What makes a good leader? A story, about Mr.T. (no, not that one...)

I started my day today calling Mr.T. I called him, because it was his birthday, and because I love him. I never would have thought that I will write these lines. Especially not after that early morning, on that grey autumn day, five or so years ago.

It was only a couple of months, that I got my first serious leadership position. I had to lead a group of very well connected (however slightly rebel) individuals. Since the group cohesion was great, I took my seat in the leader’s chair, and business went on as usual. Everyone was doing their thing, and I came to the wise conclusion, that leadership was not that big of a deal. I should have known better, that this will not stay like this…

So there’s that one grey autumn morning when, in a very uncharacteristic way for me, I was walking down the parking lot towards my car at 7AM. There was that feeling that I’m not quite awake yet, but also not in sleep mode, and I’m trying to urge evolution, to give humans another hand. I had my coffee in one hand and the other one was franticly scouting the bottom of my purse, in hope of finding something similar to my car keys, when my phone rang. And this is where a third hand would come in very handy. I put my coffee cup on my car, and with an increased sense of urgency, now with both hands, I was trying to find my phone in my seemingly bottomless bag. And the phone just kept ringing. The feeling of euphoria that I felt when finding my phone, was quickly slapped out of me when I heard the tone of voice on the other end of the line. It was a very pissed Mr.T, letting me know, that his access to company ground has been revoked…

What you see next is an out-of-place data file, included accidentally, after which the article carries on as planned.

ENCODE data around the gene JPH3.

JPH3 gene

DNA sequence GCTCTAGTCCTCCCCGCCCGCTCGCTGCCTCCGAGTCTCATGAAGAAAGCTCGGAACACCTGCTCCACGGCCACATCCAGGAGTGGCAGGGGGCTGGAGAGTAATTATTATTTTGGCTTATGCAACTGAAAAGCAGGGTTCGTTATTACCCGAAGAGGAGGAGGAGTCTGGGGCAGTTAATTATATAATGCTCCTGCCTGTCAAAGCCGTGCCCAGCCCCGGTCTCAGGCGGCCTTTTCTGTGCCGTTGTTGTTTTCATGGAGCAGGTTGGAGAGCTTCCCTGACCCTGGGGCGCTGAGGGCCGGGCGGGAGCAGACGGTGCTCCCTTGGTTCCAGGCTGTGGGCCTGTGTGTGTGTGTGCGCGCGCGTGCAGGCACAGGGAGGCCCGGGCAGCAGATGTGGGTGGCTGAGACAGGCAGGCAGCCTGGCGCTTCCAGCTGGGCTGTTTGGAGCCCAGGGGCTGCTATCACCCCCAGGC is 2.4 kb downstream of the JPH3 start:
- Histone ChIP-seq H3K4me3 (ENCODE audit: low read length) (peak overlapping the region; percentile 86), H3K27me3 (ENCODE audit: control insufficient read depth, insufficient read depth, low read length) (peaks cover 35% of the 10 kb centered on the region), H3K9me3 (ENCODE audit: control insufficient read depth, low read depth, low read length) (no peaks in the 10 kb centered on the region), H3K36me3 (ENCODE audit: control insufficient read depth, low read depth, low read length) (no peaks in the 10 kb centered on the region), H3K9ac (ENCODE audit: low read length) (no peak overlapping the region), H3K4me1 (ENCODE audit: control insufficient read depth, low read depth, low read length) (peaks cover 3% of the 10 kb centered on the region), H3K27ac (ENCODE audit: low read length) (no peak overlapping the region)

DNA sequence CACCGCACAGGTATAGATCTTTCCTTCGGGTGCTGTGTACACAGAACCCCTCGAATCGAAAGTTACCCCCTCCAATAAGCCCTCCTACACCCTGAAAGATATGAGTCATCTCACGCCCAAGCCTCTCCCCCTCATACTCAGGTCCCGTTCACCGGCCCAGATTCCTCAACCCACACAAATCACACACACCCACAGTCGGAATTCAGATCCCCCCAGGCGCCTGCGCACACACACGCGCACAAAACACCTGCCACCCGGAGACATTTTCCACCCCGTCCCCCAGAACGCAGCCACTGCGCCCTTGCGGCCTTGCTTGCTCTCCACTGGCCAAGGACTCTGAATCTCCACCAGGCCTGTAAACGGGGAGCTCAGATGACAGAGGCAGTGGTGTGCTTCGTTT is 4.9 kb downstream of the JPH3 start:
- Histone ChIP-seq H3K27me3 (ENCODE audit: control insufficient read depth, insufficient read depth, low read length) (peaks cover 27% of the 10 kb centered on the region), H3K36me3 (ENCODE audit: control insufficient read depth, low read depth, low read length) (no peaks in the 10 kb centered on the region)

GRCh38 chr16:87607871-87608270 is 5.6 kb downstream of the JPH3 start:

Having survived the emotional tsunami, I just sat in my car and stared out the window. One coffee was definitely not enough for this conversation! After I was done with the “this is what you get for answering the phone at 7AM” self-flagellation, I realised, that something needed to be done. I sent Mr.T home and I went on my way, to investigate what happened.

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© 2022 Albert Erika. All rights reserved.

But before I get to the point, I have to rewind a bit and tell you more about Mr.T and why this was such a huge trauma for me. So Mr.T was a true professional, just on the verge of retirement. He was a toolmaker all his life, and you could probably wake him up at 3AM (if he wasn’t already up) and he would have a solution to your technical problem in milliseconds. He was highly valued in our profession. And above all, he was (almost) always smiling, in a good mood and everyone simply loved his charm.

I could say I was curious what happened to make him so upset, but I wasn’t… I kept hoping that by some miracle it would all go away and I wouldn’t have to deal with it. But things are never that easy, right?